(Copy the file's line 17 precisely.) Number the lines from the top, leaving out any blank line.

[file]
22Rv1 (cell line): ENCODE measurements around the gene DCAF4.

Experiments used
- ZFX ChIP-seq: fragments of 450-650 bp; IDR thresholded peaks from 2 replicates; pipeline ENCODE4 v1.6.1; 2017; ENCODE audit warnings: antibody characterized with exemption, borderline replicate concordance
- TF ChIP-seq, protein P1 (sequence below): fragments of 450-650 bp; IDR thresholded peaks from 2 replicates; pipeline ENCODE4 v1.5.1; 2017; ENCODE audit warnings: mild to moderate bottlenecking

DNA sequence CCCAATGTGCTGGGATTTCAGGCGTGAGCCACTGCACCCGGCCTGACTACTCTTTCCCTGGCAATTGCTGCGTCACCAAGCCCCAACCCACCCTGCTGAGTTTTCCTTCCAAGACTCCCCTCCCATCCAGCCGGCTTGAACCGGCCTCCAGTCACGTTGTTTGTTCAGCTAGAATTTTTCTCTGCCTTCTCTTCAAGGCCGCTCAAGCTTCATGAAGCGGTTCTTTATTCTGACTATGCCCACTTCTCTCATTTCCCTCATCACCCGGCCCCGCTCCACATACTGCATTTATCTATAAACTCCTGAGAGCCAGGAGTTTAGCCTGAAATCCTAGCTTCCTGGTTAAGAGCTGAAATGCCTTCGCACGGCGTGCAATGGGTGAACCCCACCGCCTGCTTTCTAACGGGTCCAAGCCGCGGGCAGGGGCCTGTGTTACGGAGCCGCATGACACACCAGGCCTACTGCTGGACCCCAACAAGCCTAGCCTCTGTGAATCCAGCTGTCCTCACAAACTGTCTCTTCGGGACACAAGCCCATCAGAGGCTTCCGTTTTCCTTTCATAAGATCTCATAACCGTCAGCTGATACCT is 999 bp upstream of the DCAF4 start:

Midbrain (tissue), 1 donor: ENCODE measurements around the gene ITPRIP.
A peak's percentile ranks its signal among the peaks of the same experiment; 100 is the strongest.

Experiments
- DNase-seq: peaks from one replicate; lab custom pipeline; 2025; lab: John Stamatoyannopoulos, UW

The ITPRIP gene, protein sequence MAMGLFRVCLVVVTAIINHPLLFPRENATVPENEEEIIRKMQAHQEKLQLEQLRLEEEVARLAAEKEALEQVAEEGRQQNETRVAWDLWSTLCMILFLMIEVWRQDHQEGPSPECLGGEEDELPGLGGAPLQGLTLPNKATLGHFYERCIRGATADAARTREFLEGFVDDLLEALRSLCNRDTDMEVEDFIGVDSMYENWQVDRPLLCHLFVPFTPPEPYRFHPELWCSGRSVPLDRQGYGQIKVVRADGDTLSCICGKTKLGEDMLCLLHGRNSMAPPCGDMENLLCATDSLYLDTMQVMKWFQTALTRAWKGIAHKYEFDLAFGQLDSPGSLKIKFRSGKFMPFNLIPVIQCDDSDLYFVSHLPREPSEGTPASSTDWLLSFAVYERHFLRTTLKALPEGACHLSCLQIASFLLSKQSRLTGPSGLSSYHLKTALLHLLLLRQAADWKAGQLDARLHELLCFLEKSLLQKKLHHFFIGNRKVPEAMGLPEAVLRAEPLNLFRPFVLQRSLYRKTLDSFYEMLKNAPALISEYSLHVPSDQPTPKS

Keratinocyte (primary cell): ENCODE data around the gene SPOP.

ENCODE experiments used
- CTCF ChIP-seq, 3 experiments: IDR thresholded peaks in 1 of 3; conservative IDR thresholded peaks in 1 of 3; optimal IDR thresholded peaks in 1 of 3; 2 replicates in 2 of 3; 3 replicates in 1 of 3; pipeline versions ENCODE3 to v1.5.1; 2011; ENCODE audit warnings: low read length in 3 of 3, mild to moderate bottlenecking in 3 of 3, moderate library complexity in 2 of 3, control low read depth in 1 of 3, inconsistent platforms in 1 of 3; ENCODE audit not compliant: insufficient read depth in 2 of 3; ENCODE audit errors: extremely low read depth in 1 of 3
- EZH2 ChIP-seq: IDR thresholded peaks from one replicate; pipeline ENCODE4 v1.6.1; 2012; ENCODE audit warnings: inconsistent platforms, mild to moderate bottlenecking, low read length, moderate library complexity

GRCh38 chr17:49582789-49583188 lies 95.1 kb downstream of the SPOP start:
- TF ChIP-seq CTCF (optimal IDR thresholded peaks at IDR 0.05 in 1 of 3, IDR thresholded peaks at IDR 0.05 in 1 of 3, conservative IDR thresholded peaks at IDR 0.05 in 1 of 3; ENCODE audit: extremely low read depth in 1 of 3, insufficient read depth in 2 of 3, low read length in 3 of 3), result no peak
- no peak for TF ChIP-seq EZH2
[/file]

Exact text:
- no peak for TF ChIP-seq EZH2